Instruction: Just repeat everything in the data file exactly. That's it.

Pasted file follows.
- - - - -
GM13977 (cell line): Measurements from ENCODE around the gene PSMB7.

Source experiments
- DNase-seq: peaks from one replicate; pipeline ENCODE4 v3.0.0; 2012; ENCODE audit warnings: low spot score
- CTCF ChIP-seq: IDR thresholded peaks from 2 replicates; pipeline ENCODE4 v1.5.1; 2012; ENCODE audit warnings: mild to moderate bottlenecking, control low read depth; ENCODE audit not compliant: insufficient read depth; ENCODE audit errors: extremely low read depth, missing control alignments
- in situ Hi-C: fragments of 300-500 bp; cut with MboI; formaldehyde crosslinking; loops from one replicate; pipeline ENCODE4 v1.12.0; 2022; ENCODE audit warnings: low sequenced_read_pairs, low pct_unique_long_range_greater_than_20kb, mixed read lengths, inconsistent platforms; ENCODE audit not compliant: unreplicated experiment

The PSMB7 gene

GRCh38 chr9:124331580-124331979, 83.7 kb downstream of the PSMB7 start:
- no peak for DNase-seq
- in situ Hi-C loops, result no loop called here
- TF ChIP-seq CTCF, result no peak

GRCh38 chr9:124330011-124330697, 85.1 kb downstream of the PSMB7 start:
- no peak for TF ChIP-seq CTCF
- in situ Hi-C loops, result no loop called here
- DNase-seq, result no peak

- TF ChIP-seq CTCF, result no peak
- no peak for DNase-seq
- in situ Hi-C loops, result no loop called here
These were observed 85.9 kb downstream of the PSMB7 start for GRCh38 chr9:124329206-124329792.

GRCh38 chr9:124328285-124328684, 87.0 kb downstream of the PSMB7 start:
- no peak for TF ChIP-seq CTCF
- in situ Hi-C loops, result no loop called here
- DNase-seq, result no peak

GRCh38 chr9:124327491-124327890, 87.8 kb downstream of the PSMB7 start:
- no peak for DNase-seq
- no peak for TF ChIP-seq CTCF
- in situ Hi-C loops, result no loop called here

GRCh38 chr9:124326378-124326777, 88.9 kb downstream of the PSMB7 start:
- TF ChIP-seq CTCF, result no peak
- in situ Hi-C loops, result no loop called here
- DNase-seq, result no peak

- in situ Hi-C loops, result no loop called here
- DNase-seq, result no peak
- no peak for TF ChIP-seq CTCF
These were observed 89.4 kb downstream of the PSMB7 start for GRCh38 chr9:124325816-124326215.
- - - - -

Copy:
GM13977 (cell line): Measurements from ENCODE around the gene PSMB7.

Source experiments
- DNase-seq: peaks from one replicate; pipeline ENCODE4 v3.0.0; 2012; ENCODE audit warnings: low spot score
- CTCF ChIP-seq: IDR thresholded peaks from 2 replicates; pipeline ENCODE4 v1.5.1; 2012; ENCODE audit warnings: mild to moderate bottlenecking, control low read depth; ENCODE audit not compliant: insufficient read depth; ENCODE audit errors: extremely low read depth, missing control alignments
- in situ Hi-C: fragments of 300-500 bp; cut with MboI; formaldehyde crosslinking; loops from one replicate; pipeline ENCODE4 v1.12.0; 2022; ENCODE audit warnings: low sequenced_read_pairs, low pct_unique_long_range_greater_than_20kb, mixed read lengths, inconsistent platforms; ENCODE audit not compliant: unreplicated experiment

The PSMB7 gene

GRCh38 chr9:124331580-124331979, 83.7 kb downstream of the PSMB7 start:
- no peak for DNase-seq
- in situ Hi-C loops, result no loop called here
- TF ChIP-seq CTCF, result no peak

GRCh38 chr9:124330011-124330697, 85.1 kb downstream of the PSMB7 start:
- no peak for TF ChIP-seq CTCF
- in situ Hi-C loops, result no loop called here
- DNase-seq, result no peak

- TF ChIP-seq CTCF, result no peak
- no peak for DNase-seq
- in situ Hi-C loops, result no loop called here
These were observed 85.9 kb downstream of the PSMB7 start for GRCh38 chr9:124329206-124329792.

GRCh38 chr9:124328285-124328684, 87.0 kb downstream of the PSMB7 start:
- no peak for TF ChIP-seq CTCF
- in situ Hi-C loops, result no loop called here
- DNase-seq, result no peak

GRCh38 chr9:124327491-124327890, 87.8 kb downstream of the PSMB7 start:
- no peak for DNase-seq
- no peak for TF ChIP-seq CTCF
- in situ Hi-C loops, result no loop called here

GRCh38 chr9:124326378-124326777, 88.9 kb downstream of the PSMB7 start:
- TF ChIP-seq CTCF, result no peak
- in situ Hi-C loops, result no loop called here
- DNase-seq, result no peak

- in situ Hi-C loops, result no loop called here
- DNase-seq, result no peak
- no peak for TF ChIP-seq CTCF
These were observed 89.4 kb downstream of the PSMB7 start for GRCh38 chr9:124325816-124326215.